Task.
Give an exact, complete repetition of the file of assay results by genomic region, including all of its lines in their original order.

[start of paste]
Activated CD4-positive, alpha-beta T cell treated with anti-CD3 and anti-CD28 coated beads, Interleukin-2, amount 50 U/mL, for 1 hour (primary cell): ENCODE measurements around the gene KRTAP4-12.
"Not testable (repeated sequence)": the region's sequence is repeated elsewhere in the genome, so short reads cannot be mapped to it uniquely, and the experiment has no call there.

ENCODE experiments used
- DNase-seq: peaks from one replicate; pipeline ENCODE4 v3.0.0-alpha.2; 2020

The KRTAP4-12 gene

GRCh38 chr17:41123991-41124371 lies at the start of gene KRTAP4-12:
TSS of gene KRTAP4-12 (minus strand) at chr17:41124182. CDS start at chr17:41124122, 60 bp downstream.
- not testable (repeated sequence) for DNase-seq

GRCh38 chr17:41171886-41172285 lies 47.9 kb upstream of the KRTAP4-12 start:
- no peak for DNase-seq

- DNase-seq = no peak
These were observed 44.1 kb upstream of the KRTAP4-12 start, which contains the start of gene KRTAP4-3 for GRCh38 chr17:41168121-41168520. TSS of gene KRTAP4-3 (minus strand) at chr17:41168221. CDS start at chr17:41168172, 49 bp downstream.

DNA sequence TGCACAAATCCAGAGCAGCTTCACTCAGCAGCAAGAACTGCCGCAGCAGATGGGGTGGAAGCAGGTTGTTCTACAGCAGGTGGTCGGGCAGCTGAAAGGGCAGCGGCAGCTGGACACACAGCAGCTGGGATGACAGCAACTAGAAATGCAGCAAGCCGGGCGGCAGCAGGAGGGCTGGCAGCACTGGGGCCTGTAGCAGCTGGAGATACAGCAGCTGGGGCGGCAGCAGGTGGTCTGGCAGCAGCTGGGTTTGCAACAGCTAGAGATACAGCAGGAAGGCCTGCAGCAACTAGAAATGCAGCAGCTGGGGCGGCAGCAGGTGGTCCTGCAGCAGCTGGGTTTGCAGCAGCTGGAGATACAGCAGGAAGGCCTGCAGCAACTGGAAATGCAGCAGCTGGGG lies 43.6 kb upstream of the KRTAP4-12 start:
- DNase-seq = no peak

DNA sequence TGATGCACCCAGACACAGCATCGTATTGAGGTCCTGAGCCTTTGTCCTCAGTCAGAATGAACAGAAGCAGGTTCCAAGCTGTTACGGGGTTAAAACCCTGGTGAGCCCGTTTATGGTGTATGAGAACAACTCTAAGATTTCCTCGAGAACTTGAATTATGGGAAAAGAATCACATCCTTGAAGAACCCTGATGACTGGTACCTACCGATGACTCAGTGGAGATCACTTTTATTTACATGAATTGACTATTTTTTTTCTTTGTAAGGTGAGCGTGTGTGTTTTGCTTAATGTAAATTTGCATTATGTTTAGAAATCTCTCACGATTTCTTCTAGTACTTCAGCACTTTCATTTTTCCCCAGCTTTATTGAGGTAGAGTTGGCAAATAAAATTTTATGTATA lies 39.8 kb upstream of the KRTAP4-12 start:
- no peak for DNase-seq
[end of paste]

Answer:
Activated CD4-positive, alpha-beta T cell treated with anti-CD3 and anti-CD28 coated beads, Interleukin-2, amount 50 U/mL, for 1 hour (primary cell): ENCODE measurements around the gene KRTAP4-12.
"Not testable (repeated sequence)": the region's sequence is repeated elsewhere in the genome, so short reads cannot be mapped to it uniquely, and the experiment has no call there.

ENCODE experiments used
- DNase-seq: peaks from one replicate; pipeline ENCODE4 v3.0.0-alpha.2; 2020

The KRTAP4-12 gene

GRCh38 chr17:41123991-41124371 lies at the start of gene KRTAP4-12:
TSS of gene KRTAP4-12 (minus strand) at chr17:41124182. CDS start at chr17:41124122, 60 bp downstream.
- not testable (repeated sequence) for DNase-seq

GRCh38 chr17:41171886-41172285 lies 47.9 kb upstream of the KRTAP4-12 start:
- no peak for DNase-seq

- DNase-seq = no peak
These were observed 44.1 kb upstream of the KRTAP4-12 start, which contains the start of gene KRTAP4-3 for GRCh38 chr17:41168121-41168520. TSS of gene KRTAP4-3 (minus strand) at chr17:41168221. CDS start at chr17:41168172, 49 bp downstream.

DNA sequence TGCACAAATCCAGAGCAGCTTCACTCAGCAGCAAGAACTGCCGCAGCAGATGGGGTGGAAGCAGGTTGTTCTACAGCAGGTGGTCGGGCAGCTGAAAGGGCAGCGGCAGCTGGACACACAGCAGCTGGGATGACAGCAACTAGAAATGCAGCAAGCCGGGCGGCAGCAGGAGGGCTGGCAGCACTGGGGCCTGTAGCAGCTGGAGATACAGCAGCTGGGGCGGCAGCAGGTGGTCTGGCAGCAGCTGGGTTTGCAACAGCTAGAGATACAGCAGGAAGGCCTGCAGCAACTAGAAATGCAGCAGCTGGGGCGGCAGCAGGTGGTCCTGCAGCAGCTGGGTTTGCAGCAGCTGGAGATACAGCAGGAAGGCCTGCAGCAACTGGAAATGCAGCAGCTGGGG lies 43.6 kb upstream of the KRTAP4-12 start:
- DNase-seq = no peak

DNA sequence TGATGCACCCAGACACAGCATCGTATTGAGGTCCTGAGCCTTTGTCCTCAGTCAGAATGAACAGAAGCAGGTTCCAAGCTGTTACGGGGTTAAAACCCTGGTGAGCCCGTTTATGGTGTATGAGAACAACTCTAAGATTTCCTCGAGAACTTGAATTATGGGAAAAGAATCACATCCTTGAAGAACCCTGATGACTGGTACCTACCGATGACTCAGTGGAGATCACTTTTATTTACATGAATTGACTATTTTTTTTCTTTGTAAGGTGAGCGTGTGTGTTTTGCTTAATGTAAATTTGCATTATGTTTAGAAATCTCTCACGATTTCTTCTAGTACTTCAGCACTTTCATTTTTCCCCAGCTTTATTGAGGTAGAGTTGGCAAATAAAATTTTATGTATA lies 39.8 kb upstream of the KRTAP4-12 start:
- no peak for DNase-seq